Michael Jackson, who has been a staple in American society ever since the early 1970s, passed away suddenly on June 25, 2009. His unexpected death left many with the question why? The fascination with Jackson’s life even followed him in death. People around the globe wanted to know how the King of Pop died. Death under any circumstances can be very hard to process, but Jackson’s death was definitely premature. Ideas and rumors quickly spread on the Internet because the public wanted to know if his death had been a suicide or a homicide.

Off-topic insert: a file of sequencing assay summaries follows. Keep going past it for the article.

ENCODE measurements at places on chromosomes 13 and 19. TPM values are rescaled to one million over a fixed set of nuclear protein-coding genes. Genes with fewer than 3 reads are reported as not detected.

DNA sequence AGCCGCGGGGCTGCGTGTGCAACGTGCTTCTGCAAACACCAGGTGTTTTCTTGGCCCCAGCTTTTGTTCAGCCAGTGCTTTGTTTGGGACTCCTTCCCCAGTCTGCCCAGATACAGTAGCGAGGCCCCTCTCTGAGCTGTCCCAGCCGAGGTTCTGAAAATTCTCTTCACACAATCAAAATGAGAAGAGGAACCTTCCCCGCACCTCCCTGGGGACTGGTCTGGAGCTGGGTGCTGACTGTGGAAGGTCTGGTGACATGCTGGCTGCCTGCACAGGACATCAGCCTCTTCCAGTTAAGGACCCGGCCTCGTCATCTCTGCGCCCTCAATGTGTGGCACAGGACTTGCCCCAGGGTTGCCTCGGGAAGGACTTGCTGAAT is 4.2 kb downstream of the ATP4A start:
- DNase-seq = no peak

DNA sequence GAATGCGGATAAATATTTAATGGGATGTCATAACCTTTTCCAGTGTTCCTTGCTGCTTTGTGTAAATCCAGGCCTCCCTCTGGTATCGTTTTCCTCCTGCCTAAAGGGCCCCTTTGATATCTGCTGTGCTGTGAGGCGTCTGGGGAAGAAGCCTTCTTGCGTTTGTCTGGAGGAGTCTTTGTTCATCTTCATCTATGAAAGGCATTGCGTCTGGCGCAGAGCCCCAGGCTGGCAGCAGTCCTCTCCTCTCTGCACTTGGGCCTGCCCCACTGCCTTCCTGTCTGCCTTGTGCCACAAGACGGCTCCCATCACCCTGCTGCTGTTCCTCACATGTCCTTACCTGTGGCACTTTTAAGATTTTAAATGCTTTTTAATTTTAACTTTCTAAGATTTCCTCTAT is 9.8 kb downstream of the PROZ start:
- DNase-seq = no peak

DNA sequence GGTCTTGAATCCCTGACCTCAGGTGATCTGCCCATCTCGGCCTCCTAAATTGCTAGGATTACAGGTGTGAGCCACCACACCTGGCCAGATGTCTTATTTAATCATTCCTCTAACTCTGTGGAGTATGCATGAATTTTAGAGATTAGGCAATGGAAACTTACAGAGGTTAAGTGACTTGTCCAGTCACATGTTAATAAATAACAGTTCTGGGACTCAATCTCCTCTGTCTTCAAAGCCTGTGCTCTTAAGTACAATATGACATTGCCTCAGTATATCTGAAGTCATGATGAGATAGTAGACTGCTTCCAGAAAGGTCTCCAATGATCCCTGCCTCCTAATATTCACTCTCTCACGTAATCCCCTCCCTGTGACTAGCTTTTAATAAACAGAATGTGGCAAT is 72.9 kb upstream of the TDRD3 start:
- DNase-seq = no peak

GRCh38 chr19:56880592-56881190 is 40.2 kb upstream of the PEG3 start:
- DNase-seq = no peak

In the wake of Jackson’s death, the media could not help but speak of his troubled past. The news of Jackson’s death was followed by a reminder of his idiosyncrasies in life. The New York Times referred to Jackson as the “Peter Pan of pop music” (Barnes June 26, 2009). Jackson was portrayed as an eccentric, Peter Pan wanna-be, plastic surgery getting, baby dangling possible child molester. As more was learned about the events surrounding Jackson’s death, his personal physician Dr. Conrad Murray became the focus of attention. Many wanted to know how Jackson could have died so suddenly while under the watchful eye of a physician. Curiosity continued to loom when the Los Angeles County coroner’s office announced that Jackson’s death was a “homicide caused by acute intoxication from the anesthetic propofol” (Blankstein September 16, 2009).